Last year, I read a remarkable graphic novel that became more than just a favorite—it absolutely obsessed me. I’m apparently not alone in that, since Emil Ferris’s huge, gorgeous, and horrific My Favorite Thing Is Monsters has gone on to receive multiple awards (the 2017 Ignatz Award, three Eisner Awards, a Hugo nomination, and a Bram Stoker Award nomination), and praise from the likes of Art Spiegelman, who called Ferris “one of the most important comics artists of our time,” and The A.V. Club, which hailed the book as a masterpiece. My Favorite Thing Is Monsters tells the story of ten-year-old Karen Reyes, a young artist growing up in Chicago in the 1960s who prefers to see herself as a werewolf (and is drawn throughout the book as one). When her mysterious upstairs neighbor Anka dies, Karen, aided by her gifted but temperamental older brother Deeze, embarks on an investigation to solve what she thinks is a murder. The book is drawn in a unique style, using ball-point pen on notebook paper; it eschews traditional graphic novel panels, and includes homages to both classic paintings and horror comics.
However, the story behind the book is just as inspirational as the one within: Emil Ferris is a Chicago-based artist in her fifties who began working on the book after barely surviving a bout of West Nile Virus in 2002. Doctors told her that she was likely to be paralyzed for life, but, after her daughter taped a pen into her hand and got her drawing again, she recovered. After completing the book, she received forty-eight rejections until Fantagraphics picked it up, eventually deciding to split the massive tome into two parts (although Book Two was originally slated for release in late 2017, Ferris decided to continue work on it, and it’s now set for a 2019 publication).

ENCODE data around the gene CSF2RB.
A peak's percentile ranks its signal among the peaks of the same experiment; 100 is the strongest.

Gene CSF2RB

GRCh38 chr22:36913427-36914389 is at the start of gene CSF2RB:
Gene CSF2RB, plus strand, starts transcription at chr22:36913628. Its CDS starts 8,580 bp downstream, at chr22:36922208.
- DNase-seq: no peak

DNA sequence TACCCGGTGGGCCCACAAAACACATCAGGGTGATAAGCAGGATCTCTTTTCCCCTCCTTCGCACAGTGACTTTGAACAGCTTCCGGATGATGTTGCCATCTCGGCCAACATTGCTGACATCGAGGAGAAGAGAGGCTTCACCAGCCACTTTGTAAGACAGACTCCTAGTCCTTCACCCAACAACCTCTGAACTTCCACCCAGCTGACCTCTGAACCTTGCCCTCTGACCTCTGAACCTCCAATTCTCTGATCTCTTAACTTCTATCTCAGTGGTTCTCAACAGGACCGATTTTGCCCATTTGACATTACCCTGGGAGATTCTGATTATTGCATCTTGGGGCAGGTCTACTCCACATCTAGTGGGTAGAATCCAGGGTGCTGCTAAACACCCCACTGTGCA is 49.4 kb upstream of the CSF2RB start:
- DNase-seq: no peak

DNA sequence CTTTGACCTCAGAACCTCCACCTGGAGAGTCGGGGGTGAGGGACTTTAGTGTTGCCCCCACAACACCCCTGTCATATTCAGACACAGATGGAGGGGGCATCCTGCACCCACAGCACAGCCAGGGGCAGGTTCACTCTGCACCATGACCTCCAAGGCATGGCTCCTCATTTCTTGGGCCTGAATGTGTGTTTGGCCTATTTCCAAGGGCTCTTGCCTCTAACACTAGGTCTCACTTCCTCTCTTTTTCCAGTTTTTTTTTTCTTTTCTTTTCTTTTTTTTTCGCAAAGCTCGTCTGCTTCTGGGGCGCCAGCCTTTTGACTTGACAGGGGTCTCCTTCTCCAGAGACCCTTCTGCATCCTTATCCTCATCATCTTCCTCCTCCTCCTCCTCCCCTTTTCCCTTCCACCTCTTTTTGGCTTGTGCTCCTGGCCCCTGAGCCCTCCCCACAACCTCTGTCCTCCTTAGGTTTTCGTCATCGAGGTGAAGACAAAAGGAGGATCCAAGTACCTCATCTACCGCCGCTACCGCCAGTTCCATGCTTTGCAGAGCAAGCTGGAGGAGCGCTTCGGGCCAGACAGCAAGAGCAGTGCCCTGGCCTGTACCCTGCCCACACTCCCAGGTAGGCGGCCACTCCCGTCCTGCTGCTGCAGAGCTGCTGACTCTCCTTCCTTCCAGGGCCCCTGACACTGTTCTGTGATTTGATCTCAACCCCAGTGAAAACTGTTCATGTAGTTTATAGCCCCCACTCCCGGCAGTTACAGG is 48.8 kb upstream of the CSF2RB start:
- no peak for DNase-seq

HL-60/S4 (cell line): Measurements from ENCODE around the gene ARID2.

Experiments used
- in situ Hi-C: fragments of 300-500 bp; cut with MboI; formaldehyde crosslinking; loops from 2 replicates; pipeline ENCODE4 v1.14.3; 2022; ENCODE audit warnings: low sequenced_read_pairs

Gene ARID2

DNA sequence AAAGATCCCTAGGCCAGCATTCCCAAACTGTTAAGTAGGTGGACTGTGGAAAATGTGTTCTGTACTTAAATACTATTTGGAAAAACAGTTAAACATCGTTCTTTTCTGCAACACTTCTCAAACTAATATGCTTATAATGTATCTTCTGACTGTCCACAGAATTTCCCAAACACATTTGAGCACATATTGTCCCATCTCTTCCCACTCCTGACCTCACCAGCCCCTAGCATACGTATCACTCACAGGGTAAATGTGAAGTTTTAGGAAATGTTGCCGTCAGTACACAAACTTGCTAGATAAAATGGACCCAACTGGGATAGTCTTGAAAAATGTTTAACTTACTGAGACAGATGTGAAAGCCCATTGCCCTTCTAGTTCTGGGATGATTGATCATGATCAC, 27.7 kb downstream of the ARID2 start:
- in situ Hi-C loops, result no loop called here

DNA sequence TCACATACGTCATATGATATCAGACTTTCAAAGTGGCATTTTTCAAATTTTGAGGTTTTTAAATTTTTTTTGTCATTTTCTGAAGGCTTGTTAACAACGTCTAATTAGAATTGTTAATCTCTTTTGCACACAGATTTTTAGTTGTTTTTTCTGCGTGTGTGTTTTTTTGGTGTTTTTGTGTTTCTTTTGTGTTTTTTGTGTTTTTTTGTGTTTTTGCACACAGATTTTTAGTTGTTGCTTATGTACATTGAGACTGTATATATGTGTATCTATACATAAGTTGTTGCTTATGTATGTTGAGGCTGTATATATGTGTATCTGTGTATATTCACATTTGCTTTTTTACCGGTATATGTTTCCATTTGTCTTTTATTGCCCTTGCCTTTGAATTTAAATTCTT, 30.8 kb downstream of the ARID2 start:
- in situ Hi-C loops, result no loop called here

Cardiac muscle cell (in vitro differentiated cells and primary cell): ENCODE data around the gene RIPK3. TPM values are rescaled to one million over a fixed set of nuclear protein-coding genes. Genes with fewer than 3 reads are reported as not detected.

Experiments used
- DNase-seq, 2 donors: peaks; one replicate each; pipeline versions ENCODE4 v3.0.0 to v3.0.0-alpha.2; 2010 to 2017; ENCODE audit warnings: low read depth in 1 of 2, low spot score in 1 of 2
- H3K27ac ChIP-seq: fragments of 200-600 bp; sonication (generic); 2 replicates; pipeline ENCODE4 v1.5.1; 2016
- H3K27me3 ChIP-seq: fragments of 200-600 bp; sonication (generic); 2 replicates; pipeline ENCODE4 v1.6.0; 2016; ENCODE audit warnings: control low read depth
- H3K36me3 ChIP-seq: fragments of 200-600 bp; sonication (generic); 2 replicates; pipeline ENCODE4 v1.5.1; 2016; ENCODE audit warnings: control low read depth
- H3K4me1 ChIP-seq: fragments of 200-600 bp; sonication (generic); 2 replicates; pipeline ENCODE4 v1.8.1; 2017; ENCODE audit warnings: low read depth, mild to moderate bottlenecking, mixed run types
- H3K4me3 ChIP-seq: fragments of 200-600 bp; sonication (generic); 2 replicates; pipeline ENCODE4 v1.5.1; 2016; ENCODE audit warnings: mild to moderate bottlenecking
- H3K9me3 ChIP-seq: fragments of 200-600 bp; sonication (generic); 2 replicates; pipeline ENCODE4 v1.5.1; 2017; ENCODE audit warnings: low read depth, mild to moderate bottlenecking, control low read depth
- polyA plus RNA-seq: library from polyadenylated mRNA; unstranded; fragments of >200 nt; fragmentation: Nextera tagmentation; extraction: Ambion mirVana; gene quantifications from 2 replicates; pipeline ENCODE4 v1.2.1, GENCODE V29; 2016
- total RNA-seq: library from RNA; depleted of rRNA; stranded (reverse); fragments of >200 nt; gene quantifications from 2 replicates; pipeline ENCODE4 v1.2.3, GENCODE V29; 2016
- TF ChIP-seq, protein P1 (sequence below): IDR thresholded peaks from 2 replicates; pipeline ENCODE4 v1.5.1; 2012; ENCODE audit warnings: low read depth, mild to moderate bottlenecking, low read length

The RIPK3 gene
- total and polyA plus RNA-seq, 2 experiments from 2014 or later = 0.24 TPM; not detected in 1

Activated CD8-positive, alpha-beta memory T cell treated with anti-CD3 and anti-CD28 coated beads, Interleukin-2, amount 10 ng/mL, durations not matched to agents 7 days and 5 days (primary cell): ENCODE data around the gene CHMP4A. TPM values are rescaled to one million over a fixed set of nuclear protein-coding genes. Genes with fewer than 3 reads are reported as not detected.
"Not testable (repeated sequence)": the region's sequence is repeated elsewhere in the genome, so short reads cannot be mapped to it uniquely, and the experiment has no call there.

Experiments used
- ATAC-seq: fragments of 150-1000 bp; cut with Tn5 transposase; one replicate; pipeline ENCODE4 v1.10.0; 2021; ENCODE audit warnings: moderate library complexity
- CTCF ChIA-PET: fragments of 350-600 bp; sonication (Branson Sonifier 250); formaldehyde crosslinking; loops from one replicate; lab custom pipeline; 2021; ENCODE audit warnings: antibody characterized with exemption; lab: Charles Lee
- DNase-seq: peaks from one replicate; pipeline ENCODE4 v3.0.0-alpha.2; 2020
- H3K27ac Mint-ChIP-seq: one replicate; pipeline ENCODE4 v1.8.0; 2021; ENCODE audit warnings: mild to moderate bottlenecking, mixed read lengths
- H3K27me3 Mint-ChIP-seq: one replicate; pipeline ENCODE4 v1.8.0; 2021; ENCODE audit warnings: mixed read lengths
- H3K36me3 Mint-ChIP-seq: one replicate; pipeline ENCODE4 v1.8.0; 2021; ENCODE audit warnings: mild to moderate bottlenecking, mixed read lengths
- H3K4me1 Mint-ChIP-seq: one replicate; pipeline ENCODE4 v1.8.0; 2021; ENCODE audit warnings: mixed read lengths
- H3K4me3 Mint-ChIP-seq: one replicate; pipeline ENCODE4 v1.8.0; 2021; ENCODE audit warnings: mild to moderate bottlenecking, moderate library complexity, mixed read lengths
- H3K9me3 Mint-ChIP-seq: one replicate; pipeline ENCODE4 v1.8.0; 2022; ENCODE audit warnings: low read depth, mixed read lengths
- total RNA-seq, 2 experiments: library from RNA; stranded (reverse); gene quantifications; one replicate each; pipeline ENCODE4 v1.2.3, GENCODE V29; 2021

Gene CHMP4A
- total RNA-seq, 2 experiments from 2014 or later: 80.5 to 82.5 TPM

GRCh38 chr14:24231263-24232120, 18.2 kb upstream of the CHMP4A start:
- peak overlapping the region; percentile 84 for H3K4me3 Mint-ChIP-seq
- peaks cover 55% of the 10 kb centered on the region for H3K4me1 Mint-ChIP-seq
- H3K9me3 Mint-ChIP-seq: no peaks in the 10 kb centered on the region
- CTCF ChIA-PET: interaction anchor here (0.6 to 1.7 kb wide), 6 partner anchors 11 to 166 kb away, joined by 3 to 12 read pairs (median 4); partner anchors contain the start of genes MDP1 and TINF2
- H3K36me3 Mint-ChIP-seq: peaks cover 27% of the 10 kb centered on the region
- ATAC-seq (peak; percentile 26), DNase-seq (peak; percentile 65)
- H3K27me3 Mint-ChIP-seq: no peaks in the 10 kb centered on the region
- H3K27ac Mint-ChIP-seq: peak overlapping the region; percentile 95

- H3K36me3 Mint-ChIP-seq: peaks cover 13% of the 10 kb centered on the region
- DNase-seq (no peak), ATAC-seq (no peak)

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Let’s talk first about your life before My Favorite Thing Is Monsters. You were an illustrator, but did you draw any comics?
I began drawing comics very intentionally a few years before MFTIM, but when I look back at a lot of the artwork I was doing years before, most of it had text.
What were the horror movies that influenced you as a kid? Do you have any favorites?
Bride of Frankenstein, lots of things by Val Lewton, almost every Hammer film, Night of the Living Dead, Rosemary’s Baby, Suspiria and of course, The Wolfman. On television, I loved The Twilight Zone, Night Gallery, The Outer Limits and, yes, Doctor Who.
At a young age you belonged to a theatrical troupe called the Marble Cake Kids, run by a pair you described as “counterculture mavens called Leo and Mila.” Did doing theater as a child influence your art? And are Leo and Mila the hippie couple in the book who give Karen a loaded brownie?